Unless IT security is a core element of someone's job, it is not necessarily considered an ongoing development need. All too often employees get just an initial presentation from the IT department when they start and are expected to remember it, keep up to speed with changes and adhere to ever-changing IT security policies and procedures.
Without an ongoing systematic and proactive user awareness program, a strong security posture is in jeopardy. There is no cure for stupidity or genuine human error, but you can educate your workforce to help them make the right decisions and avoid unnecessary mistakes. What are you doing to make sure your workforce is security aware?
Drowning in a sea of paper
Firstly, consider how you currently tell your workforce about the security risks your organization faces. Now think about how you’d feel on the receiving end?
While there may be one or two smug people reading this thinking the virtual quiz that’s administered when an employee joins is something to be proud of, I’d imagine the majority of you are hanging your heads in shame.
The truth is you probably hand your employees a 20-page dossier and expect them to read and digest it. The problem is that most IT security policy and procedure manuals are written in a language to impress the regulators, lawyers and auditors who will be checking its existence. The average employee doesn’t stand a chance.
Stumbling in the dark
So, your document is re-written in plain English and everyone has been given a copy. That’s that then, isn’t it? Actually, if you remember back to your school days, did you learn faster from reading a text book or practical experience? I’d wager it’s the latter.
Staff needs multi-sensory input if they’re going to fully appreciate relevant policies and procedures and understand exactly what their responsibilities are. If you expect them to play their part in protecting the organization, don’t they deserve to be shown how to do it? Online videos and interactive training that can be viewed at their convenience do the job very well.
Afraid to ask for help
An employee's ability to take appropriate actions if, and when, a security incident arises is paramount. Think about your team – if anyone in your organization were to discover a breach would they know what to do? If it were something they’d done that had caused the problem, would they put their hand up and come clean or try to cover it up?
Making sure employees understand the risks of leaving any security breach unreported and are not scared of reporting potential issues is of paramount importance.
Do as I say, not as I do
This is a common problem for far too many organizations – and it’s not just a security phenomenon. Orders from on-high dictating what employees “have to do” are regularly ignored by management. If that’s happening in your organization you need to stop it – today.
If you’re serious about creating awareness amongst your workforce to the security risks that organisations face, here’s a seven point action plan:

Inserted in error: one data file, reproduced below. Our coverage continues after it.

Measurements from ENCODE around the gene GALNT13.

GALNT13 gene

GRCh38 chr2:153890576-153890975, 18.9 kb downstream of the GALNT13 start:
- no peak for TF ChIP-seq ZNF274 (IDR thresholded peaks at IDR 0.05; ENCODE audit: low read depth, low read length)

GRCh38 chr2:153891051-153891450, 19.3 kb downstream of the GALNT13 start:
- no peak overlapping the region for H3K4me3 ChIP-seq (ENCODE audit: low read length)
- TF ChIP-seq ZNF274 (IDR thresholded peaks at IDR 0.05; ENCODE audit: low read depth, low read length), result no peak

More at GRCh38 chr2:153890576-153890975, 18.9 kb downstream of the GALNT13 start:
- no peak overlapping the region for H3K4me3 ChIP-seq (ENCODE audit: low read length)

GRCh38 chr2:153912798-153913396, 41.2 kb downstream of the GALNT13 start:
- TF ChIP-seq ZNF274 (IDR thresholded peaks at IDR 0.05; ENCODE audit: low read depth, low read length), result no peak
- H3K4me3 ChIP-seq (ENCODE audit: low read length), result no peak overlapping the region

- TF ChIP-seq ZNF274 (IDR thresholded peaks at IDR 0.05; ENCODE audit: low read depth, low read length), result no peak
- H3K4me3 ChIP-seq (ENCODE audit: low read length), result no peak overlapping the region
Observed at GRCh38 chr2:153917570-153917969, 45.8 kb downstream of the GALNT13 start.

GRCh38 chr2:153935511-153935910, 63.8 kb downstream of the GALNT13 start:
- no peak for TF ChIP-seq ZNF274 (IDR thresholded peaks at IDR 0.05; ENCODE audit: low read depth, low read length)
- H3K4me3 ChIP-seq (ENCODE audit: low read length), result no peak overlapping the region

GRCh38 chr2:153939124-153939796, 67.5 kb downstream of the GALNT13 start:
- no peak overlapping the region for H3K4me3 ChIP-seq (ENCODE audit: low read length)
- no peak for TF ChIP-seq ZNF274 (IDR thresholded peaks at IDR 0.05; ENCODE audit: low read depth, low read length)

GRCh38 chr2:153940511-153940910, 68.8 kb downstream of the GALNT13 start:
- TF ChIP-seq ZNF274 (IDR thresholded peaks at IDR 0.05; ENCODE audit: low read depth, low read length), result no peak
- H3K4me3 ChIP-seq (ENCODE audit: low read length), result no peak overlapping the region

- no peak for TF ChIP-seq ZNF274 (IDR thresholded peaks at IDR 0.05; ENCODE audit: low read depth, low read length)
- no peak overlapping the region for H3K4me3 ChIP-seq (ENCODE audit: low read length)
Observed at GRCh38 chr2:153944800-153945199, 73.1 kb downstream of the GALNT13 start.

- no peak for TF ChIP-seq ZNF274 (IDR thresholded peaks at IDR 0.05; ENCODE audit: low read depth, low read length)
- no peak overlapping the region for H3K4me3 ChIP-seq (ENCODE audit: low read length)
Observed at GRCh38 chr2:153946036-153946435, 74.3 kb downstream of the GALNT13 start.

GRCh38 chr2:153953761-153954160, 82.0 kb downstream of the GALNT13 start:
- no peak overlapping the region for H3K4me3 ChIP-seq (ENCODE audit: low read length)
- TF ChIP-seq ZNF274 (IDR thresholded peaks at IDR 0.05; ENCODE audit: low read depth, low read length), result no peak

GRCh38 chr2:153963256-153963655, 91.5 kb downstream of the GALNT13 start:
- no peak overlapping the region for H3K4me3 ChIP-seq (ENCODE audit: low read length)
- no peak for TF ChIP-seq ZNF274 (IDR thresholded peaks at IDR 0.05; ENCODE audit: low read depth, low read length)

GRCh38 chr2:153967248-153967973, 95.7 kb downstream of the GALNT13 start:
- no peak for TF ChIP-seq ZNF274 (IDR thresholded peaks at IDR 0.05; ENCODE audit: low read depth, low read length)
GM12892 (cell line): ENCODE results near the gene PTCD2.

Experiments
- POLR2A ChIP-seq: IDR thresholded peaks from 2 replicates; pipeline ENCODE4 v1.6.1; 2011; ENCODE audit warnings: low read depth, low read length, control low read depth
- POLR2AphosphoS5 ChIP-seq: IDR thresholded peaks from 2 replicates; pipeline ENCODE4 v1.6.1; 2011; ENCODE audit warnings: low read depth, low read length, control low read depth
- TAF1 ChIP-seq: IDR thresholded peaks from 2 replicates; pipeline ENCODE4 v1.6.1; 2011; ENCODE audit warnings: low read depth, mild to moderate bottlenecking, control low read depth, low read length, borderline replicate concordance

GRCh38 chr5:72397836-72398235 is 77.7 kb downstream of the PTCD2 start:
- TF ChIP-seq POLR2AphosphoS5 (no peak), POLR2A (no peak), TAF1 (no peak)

Action 1: Rewrite your IT security policies and procedures. Use a language that will actually be understood, and not just impress an auditor. Spell out the risks the organisation faces for non-compliance.
Action 2: Consider changing the way you introduce security as part of the induction process. Smaller, more manageable documents are easier not only for the recipient to grasp, but also for the organization to review and update. In addition, by drip feeding the information, people are more likely to find time to read it and build a deeper awareness of security issues whilst reinforcing elementary security fundamentals.
Action 3: As previously mentioned, review and update processes regularly and that includes regularly reminding your colleagues. Just because John in Accounts had a security briefing when he joined the company 10 years ago doesn’t mean he knows what the risks are today. Educate staff, regularly, to make sure they still understand what’s expected of them and especially when things change.
Action 4: Consider using an automated system to deliver policies and associated documentation directly to employees at their workstations. This makes the whole process manageable for you both.
Action 5: Introduce testing, either for all or a proportion of users. This will help to identify where policies aren’t understood so they can be rewritten to make sure everyone knows what they are doing and, as importantly, why. You’ll also be able to identify weaknesses and therefore focus training energies to the necessary areas.
Action 6: Get your employees to sign up to key policies so you know that they’re onboard. As part of the process, include the consequences if they break the rules. That said, make sure that they understand that genuine errors are expected and should be reported, not ignored or covered up.
Action 7: Take action against offenders. If people see policies being enforced consistently at all levels within an organization and where appropriate disciplinary action is taken against those who wilfully neglect corporate rules, people are more likely to take notice of security information. When employees realize the circumstances and the consequences of security policy violations for them as well as for the organization, it nudges them to choose the right course of action, and perhaps be more prepared to encourage others to conform to standards of behavior within the acceptable governance framework.
At the end of the day, you’re all in this together and every single person in you’re organisation needs to understand the part they play in defending your organization and keeping it secure. Don’t just assume that because you’ve got written policies and procedures to follow that the people in your organization are security aware.